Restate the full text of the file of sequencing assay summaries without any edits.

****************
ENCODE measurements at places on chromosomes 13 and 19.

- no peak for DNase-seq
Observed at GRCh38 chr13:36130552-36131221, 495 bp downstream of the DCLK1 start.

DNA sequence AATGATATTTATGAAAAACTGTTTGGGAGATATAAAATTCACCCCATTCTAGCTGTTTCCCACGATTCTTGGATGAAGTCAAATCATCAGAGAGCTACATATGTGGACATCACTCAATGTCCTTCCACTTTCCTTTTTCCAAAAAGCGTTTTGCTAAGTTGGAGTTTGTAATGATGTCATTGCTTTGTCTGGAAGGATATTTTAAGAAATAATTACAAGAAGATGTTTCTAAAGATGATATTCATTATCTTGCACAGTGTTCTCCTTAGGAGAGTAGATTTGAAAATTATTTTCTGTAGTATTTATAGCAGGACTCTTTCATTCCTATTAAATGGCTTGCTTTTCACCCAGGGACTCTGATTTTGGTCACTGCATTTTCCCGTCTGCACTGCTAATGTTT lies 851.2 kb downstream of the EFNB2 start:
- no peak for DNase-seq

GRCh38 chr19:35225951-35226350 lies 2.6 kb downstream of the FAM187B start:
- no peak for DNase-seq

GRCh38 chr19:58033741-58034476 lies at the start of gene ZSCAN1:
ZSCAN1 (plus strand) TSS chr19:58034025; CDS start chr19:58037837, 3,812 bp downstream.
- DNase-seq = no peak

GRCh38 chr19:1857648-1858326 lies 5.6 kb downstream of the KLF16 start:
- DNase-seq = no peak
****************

ENCODE measurements at places on chromosomes 13 and 19.

- no peak for DNase-seq
Observed at GRCh38 chr13:36130552-36131221, 495 bp downstream of the DCLK1 start.

DNA sequence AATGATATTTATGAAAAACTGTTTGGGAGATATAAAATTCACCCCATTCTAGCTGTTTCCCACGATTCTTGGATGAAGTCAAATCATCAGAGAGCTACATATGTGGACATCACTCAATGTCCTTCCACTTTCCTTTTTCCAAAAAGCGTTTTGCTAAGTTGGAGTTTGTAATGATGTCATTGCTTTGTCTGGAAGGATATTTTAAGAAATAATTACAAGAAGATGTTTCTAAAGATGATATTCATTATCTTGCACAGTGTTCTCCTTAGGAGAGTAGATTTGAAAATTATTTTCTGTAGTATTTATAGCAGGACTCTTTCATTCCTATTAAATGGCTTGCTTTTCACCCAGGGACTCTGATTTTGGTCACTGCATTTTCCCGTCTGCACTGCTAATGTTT lies 851.2 kb downstream of the EFNB2 start:
- no peak for DNase-seq

GRCh38 chr19:35225951-35226350 lies 2.6 kb downstream of the FAM187B start:
- no peak for DNase-seq

GRCh38 chr19:58033741-58034476 lies at the start of gene ZSCAN1:
ZSCAN1 (plus strand) TSS chr19:58034025; CDS start chr19:58037837, 3,812 bp downstream.
- DNase-seq = no peak

GRCh38 chr19:1857648-1858326 lies 5.6 kb downstream of the KLF16 start:
- DNase-seq = no peak